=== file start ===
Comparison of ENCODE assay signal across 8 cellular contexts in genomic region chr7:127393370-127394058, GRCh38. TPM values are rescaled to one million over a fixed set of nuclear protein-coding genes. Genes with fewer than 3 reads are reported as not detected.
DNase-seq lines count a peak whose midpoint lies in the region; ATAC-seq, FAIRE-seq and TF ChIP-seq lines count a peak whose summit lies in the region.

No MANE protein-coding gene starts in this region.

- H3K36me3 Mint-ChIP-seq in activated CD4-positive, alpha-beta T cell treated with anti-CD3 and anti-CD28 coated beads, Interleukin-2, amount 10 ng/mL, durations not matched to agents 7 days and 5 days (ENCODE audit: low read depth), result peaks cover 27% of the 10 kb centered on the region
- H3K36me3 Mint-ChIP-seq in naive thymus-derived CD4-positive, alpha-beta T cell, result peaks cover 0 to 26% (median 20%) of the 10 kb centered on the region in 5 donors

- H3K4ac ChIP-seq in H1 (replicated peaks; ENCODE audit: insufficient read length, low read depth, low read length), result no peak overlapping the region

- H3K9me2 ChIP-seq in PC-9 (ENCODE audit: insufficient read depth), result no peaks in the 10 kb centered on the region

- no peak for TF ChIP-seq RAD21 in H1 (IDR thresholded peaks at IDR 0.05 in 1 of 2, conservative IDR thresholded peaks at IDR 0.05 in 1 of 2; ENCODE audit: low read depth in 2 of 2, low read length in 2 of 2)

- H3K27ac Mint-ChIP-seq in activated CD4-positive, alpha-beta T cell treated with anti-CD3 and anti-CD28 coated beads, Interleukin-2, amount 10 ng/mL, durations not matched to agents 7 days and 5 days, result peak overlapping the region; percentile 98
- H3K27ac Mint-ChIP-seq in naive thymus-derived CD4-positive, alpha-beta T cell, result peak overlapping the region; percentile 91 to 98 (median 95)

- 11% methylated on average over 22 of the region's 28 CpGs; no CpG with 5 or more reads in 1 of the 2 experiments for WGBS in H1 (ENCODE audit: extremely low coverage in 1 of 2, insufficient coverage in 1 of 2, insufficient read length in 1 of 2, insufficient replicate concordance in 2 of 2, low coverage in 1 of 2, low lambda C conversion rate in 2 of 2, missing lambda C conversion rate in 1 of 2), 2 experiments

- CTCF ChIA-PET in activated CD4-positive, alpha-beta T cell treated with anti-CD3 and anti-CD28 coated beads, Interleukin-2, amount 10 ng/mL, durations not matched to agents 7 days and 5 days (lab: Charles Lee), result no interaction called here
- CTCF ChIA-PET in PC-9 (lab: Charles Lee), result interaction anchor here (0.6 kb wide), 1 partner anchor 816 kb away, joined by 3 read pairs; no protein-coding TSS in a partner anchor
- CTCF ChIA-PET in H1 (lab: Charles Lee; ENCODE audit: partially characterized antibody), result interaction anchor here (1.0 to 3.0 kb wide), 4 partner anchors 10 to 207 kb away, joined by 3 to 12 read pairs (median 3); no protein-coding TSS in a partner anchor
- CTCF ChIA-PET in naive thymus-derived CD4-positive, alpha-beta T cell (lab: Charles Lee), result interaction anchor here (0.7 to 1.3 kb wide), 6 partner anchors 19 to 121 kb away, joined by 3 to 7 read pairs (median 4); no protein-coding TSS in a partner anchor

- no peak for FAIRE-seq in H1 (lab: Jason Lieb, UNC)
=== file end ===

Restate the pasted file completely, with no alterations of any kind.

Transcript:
Comparison of ENCODE assay signal across 8 cellular contexts in genomic region chr7:127393370-127394058, GRCh38. TPM values are rescaled to one million over a fixed set of nuclear protein-coding genes. Genes with fewer than 3 reads are reported as not detected.
DNase-seq lines count a peak whose midpoint lies in the region; ATAC-seq, FAIRE-seq and TF ChIP-seq lines count a peak whose summit lies in the region.

No MANE protein-coding gene starts in this region.

- H3K36me3 Mint-ChIP-seq in activated CD4-positive, alpha-beta T cell treated with anti-CD3 and anti-CD28 coated beads, Interleukin-2, amount 10 ng/mL, durations not matched to agents 7 days and 5 days (ENCODE audit: low read depth), result peaks cover 27% of the 10 kb centered on the region
- H3K36me3 Mint-ChIP-seq in naive thymus-derived CD4-positive, alpha-beta T cell, result peaks cover 0 to 26% (median 20%) of the 10 kb centered on the region in 5 donors

- H3K4ac ChIP-seq in H1 (replicated peaks; ENCODE audit: insufficient read length, low read depth, low read length), result no peak overlapping the region

- H3K9me2 ChIP-seq in PC-9 (ENCODE audit: insufficient read depth), result no peaks in the 10 kb centered on the region

- no peak for TF ChIP-seq RAD21 in H1 (IDR thresholded peaks at IDR 0.05 in 1 of 2, conservative IDR thresholded peaks at IDR 0.05 in 1 of 2; ENCODE audit: low read depth in 2 of 2, low read length in 2 of 2)

- H3K27ac Mint-ChIP-seq in activated CD4-positive, alpha-beta T cell treated with anti-CD3 and anti-CD28 coated beads, Interleukin-2, amount 10 ng/mL, durations not matched to agents 7 days and 5 days, result peak overlapping the region; percentile 98
- H3K27ac Mint-ChIP-seq in naive thymus-derived CD4-positive, alpha-beta T cell, result peak overlapping the region; percentile 91 to 98 (median 95)

- 11% methylated on average over 22 of the region's 28 CpGs; no CpG with 5 or more reads in 1 of the 2 experiments for WGBS in H1 (ENCODE audit: extremely low coverage in 1 of 2, insufficient coverage in 1 of 2, insufficient read length in 1 of 2, insufficient replicate concordance in 2 of 2, low coverage in 1 of 2, low lambda C conversion rate in 2 of 2, missing lambda C conversion rate in 1 of 2), 2 experiments

- CTCF ChIA-PET in activated CD4-positive, alpha-beta T cell treated with anti-CD3 and anti-CD28 coated beads, Interleukin-2, amount 10 ng/mL, durations not matched to agents 7 days and 5 days (lab: Charles Lee), result no interaction called here
- CTCF ChIA-PET in PC-9 (lab: Charles Lee), result interaction anchor here (0.6 kb wide), 1 partner anchor 816 kb away, joined by 3 read pairs; no protein-coding TSS in a partner anchor
- CTCF ChIA-PET in H1 (lab: Charles Lee; ENCODE audit: partially characterized antibody), result interaction anchor here (1.0 to 3.0 kb wide), 4 partner anchors 10 to 207 kb away, joined by 3 to 12 read pairs (median 3); no protein-coding TSS in a partner anchor
- CTCF ChIA-PET in naive thymus-derived CD4-positive, alpha-beta T cell (lab: Charles Lee), result interaction anchor here (0.7 to 1.3 kb wide), 6 partner anchors 19 to 121 kb away, joined by 3 to 7 read pairs (median 4); no protein-coding TSS in a partner anchor

- no peak for FAIRE-seq in H1 (lab: Jason Lieb, UNC)